I enjoy linked books where characters pop up from other books and I also love writing those sort of books, but I think unless you know it’s a series and are prepared to buy the next ones, then it should be a complete story so you’re not cheated at the end. I remember I once got books 1 and 2 of a series at a cheap book shop, then feeling so dissatisfied I had to go and order a full price part 3. Then it was hugely annoying as the author had messed up an element of the plot and I had to go back and check I hadn’t missed anything. I hadn’t, but it really spoiled the series for me as this necklace was soled in book 2 by her drunken husband, then in book 3 she had it in a trunk under her bed. She had never gotten it back as far as I could see!

    • Liz:

      Thank you for your comment, Kirsty, and for pointing out something I hadn’t considered – continuity. The editors of our single novels have a hard enough task, checking that there’s a consistency and continuity throughout, but it must be so much more difficult, for both author and editor, to keep track of what’s happened in earlier books in the series and relating it to later books. How galling for a reader to find, as you did, that there was a factual error in the narrative of a later book.

  • Lynda Stacey:

    Hi Liz
    I agree with you completely. I prefer books to completely stand alone and for each part or thread of the book to conclude.
    However, I’m now stuck with the dilemma that I’ve been asked to link my book and albeit I don’t really want to. I feel as though I should comply.
    Currently trying to re-write a whole novel with a link
    Xx

    • Liz:

      Another who agrees with me! Every key narrative thread should have a conclusion in the book if which it’s a significant part of the story. How difficult your task sounds! Are you able to pick out one character from the first novel, and develop that character’s story as a second novel, or would that not be sufficient a link?

  • Liz, that is so weird. My husband Dave has just finished the novel you mentioned and came away with a very disgruntled face. He felt that the novel was simply a thinly veiled taster for the next one – he felt very short changed. Thought you might like a male/non writerly response. BTW, I don;t think that he realises the book is one in a series, I’ll tell him that. But I fear the damage has been done !!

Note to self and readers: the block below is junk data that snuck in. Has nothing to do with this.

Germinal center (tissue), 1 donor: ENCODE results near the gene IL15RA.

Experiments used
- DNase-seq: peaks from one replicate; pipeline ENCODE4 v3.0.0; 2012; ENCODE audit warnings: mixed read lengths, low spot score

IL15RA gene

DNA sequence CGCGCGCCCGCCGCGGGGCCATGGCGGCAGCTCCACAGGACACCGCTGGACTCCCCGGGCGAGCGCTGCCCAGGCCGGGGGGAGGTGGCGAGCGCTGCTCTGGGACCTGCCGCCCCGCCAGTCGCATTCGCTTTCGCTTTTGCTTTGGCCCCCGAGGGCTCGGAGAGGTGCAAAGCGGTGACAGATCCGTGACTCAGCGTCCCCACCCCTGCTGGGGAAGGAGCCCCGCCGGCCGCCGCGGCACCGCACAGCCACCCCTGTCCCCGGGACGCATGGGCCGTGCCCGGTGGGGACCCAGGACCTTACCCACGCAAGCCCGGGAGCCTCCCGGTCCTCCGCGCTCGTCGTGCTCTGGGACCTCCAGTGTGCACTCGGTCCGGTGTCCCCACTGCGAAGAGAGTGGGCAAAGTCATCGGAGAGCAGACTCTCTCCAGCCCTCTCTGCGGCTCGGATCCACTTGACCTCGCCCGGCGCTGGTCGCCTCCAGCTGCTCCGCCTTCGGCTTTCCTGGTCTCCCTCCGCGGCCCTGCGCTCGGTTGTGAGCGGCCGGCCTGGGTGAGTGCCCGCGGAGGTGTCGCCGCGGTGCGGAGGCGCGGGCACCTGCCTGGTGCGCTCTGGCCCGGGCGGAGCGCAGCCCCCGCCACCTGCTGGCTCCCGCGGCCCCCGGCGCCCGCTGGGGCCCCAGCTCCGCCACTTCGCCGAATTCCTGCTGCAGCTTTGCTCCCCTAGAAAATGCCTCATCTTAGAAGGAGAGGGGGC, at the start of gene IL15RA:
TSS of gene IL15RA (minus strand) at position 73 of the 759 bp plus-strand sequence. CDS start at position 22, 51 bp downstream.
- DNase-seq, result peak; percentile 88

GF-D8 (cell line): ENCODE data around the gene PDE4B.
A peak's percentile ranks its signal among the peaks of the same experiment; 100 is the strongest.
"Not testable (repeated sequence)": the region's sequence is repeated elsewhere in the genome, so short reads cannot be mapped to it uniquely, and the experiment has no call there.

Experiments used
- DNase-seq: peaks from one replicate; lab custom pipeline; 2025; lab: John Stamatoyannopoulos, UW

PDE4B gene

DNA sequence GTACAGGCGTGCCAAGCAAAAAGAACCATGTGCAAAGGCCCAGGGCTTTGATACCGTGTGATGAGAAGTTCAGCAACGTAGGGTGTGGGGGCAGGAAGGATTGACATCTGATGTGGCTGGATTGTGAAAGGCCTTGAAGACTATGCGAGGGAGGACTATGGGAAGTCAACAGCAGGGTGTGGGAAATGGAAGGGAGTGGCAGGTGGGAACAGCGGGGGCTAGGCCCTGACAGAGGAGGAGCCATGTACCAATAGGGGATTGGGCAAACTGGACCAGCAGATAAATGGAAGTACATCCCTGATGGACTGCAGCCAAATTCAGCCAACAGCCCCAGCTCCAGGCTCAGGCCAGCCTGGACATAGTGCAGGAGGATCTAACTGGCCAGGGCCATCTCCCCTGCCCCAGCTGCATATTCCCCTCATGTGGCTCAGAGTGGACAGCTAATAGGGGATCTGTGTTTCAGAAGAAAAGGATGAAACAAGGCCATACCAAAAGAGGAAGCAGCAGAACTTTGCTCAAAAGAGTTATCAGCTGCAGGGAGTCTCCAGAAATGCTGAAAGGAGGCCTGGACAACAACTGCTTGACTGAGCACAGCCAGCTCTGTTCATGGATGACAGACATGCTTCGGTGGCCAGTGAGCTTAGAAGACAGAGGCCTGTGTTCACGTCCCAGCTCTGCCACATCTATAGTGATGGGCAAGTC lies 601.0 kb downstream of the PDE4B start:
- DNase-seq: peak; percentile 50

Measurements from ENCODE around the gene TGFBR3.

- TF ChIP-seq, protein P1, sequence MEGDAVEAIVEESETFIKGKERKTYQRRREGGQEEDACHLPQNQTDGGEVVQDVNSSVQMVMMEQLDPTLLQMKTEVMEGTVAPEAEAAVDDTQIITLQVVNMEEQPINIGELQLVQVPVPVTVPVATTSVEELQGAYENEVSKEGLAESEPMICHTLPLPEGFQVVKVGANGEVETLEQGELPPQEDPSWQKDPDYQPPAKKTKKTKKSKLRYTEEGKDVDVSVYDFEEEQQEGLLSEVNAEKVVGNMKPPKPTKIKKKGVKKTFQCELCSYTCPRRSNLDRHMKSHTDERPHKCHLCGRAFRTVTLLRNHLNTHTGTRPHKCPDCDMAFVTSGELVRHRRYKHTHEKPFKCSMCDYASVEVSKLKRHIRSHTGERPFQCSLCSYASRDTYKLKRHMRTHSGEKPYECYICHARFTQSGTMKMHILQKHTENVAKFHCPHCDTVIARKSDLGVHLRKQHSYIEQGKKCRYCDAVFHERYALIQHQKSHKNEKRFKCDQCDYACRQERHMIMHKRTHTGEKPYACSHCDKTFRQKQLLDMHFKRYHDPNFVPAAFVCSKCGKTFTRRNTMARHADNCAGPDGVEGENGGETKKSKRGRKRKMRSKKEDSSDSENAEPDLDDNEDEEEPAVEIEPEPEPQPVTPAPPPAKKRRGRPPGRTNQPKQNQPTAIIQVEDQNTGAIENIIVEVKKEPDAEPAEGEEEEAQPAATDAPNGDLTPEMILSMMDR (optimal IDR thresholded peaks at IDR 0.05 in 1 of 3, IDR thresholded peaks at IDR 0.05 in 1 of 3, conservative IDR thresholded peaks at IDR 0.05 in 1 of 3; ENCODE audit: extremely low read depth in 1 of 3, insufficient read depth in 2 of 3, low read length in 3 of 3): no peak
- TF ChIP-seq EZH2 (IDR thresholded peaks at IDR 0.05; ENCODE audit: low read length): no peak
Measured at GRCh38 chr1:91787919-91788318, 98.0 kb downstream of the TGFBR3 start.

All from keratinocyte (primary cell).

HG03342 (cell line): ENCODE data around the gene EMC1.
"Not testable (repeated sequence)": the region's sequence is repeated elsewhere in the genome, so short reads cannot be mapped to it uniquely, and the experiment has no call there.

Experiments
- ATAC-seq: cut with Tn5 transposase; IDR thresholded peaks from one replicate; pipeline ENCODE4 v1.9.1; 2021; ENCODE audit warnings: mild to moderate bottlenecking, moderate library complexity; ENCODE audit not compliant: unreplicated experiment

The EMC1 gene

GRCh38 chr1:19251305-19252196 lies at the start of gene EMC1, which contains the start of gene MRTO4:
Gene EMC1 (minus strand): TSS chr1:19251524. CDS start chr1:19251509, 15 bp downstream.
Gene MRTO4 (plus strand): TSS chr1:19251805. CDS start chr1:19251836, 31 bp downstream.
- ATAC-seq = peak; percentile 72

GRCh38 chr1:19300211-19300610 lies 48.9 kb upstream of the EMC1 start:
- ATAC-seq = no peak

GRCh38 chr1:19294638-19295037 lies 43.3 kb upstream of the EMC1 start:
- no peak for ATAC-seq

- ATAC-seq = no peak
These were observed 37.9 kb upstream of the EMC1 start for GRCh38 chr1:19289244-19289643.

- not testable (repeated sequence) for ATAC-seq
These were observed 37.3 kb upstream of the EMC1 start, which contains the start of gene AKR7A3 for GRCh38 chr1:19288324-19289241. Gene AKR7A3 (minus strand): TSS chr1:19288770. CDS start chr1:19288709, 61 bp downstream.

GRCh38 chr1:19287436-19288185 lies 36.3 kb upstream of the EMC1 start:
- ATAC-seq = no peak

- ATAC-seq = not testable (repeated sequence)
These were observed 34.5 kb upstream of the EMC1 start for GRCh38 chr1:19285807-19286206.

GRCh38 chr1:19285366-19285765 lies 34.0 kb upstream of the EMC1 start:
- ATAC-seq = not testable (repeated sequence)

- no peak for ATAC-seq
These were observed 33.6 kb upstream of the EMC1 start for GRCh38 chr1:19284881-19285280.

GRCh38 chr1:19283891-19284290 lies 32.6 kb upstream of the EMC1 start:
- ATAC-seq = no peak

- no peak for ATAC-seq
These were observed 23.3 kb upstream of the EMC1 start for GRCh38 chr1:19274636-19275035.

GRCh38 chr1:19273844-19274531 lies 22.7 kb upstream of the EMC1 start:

• Liz:

      That’s amazing, Lizzie!! I, too, had no idea that that was the first in a series. I’m so annoyed that I won’t buy the second. Yet I love his books. My favourites probably are ‘Fear the Worst’ and ‘The Tap on the Window’. His books always keep me reading too late in the night!

  • Sue:

    I love a series, I love to see subsidiary characters have their own story, and I don’t mind a theme or puzzle running through the story linking books together. However, I HATE books where the story doesn’t stand up on its own or you cannot understand what is going on without reading the rest of the series! Each book should stand alone as well as part of a team, otherwise, its shameless commercialism.

    And I say that as an author who is now writing her first series…

    • Liz:

      I, too, am happy to meet the same characters again, Sue, and to go back to the same town or village, for example, but I expect the key story in each book to be resolved. I was surprised at the lunch to be the odd (in the nicest possible way, I hope!) one out. We spend so much timer as authors talking about endings and discussing whether there should be a HEA ending to a romantic novel. Yet, with series’ novels, some people obviously see the series as, in effect, one very long novel that’s been broken up into segments. Good luck with your series, Sue, and thank you for commenting!

  • I much prefer standalone books, but I don’t mind a series which show a main character growing and changing, outside the main ‘plotline’ of the story. But I hate to feel that I’ve been swindled into buying books I wouldn’t necessarily have bought, just to get the resolution of the story that started in Book One!

    • Liz: